Feast of St Francis de Sales

Today is the feastday of St Francis de Sales (1567-1622), best known for encouraging people to find the form of spiritual practice that best suits their station in life.  Married people are not well advised to act like monks, and those active in the world should not have to hammer their spiritual life into a mode designed for those who are withdrawn from outer concerns.  We each have to find the way that matches “our character, our station, and our calling.”

The bee collects honey from flowers in such a way as to do the least damage or destruction to them, and he leaves them whole, undamaged, and fresh, just as he found them.  True devotion does still better.  Not only does it not injure any sort of calling or occupation, it even embellishes and enhances it. (from The Introduction to the Devout Life, 1:3)

We might learn something from Francis de Sales, as his comments about devotion could easily be transferred to priesthood.  Instead of trying to wedge our priesthood (lay or ordained) into some model inherited from larger churches with professionalized clergy, maybe we can take time to ponder how our priesthood is best expressed in accord with our character, our station, and our calling.  

Everyone will not wear a funny outfit, or have a title or a public ministry.   A priest might just as easily be a mother working at home, or a businesswoman in a corporate setting, whose ministry is largely invisible to those without eyes to see.   We can also ponder how priesthood (perhaps in very hidden ways) can “embellish and enhance” all the rest of our life, even our Day Jobs!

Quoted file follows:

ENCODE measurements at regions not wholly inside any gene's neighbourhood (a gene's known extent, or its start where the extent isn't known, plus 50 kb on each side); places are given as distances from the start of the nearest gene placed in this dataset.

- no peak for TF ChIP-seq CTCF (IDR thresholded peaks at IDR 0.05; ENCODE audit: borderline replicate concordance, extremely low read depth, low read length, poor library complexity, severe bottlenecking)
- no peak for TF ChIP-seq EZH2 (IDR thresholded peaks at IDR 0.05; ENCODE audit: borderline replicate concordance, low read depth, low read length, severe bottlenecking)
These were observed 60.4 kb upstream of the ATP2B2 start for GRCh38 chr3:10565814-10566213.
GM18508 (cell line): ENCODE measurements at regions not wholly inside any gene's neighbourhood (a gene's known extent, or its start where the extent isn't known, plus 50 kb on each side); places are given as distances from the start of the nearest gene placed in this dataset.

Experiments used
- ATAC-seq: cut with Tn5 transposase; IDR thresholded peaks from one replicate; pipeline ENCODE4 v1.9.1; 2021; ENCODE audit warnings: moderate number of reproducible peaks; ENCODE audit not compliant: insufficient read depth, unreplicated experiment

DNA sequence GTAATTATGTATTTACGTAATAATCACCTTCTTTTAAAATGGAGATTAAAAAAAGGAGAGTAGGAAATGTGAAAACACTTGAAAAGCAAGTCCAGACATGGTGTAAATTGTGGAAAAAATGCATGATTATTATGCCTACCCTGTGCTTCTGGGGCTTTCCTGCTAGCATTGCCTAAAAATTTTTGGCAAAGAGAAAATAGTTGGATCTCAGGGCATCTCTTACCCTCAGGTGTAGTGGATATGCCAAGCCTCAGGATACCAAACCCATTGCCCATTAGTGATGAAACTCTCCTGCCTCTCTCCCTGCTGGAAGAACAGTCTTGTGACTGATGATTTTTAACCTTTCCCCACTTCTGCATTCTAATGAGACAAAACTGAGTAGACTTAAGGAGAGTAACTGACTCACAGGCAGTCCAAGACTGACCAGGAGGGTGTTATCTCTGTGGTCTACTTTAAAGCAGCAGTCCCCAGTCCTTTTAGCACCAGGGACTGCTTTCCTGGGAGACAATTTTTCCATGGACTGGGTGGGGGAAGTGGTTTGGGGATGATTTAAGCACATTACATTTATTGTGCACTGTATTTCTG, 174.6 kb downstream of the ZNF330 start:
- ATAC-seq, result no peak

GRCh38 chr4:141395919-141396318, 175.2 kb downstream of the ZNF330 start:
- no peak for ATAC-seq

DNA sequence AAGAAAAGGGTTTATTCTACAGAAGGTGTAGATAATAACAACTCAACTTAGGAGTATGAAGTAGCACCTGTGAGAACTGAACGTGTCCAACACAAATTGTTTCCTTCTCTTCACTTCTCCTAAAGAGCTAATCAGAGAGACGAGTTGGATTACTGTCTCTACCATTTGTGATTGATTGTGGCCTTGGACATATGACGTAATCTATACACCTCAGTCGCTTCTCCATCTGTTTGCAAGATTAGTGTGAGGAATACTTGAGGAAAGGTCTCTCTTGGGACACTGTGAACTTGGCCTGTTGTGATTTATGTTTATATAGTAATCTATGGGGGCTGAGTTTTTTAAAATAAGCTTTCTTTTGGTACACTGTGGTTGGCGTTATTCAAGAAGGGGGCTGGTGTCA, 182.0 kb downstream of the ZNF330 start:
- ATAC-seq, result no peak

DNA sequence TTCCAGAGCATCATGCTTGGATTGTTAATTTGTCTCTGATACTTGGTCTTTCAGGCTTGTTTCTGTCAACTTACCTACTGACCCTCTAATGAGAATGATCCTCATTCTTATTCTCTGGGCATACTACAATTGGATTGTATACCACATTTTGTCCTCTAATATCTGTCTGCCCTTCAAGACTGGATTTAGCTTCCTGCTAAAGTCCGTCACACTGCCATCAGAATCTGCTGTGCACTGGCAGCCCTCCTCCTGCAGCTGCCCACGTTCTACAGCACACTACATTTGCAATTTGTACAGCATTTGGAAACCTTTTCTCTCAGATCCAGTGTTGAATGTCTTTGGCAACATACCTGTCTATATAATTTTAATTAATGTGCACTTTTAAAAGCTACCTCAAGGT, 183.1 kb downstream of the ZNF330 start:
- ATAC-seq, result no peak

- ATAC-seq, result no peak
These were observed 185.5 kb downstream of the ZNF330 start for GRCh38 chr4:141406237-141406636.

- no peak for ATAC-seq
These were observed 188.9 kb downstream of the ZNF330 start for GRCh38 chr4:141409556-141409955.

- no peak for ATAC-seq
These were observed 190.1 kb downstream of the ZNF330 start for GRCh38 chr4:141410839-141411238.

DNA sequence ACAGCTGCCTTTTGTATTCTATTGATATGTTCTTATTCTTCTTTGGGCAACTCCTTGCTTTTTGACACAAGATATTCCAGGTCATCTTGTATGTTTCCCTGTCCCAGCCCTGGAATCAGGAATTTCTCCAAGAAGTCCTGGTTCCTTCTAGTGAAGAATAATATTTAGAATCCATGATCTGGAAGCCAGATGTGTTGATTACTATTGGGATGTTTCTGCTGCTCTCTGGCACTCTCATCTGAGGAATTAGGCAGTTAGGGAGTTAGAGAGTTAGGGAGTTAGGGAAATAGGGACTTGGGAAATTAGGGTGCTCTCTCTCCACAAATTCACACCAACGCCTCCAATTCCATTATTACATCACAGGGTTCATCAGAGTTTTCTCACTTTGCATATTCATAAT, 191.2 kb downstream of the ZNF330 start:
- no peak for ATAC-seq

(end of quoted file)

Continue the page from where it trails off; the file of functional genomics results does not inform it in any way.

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4 Responses to “Feast of St Francis de Sales”

  1. Alexis Says:

    Ooooooo! Now this is a fun topic.

    One thing that strikes me – which I’ve played with in my own mind for a few weeks now is the inherited asceticism which so many within our movement both mis-understand, and mis-appropriate. Orders of this and brotherhoods of that – abolish them all I say! Not because the monastic vocation is not a true calling – but because these various “orders” are little more than mimicking (badly) what other churches have done.

    What is more this inherited asceticism has had a lasting and damaging impact on our ideas of priesthood, ministry, and even “church”. Yes, you’re right – its time we looked a new models – taking advantage of the benefits of our smaller communities and very personalised ministries in ways other churches simply cannot do.

  2. John Says:

    Yes, some of the (seemingly endlessly multiplying) religious orders can be silly – although I have had a good experience of others (e.g., Katherine Kurtz’s Order of St Michael). I’m more disturbed by indie clergy who are constantly trying to figure out how they can make a living as clergy, or pining over the lack of such a career path. It makes me want to give out copies of Roger Williams’ rather vitriolic little pamphlet – “The Hireling Ministry – None of Christ’s”!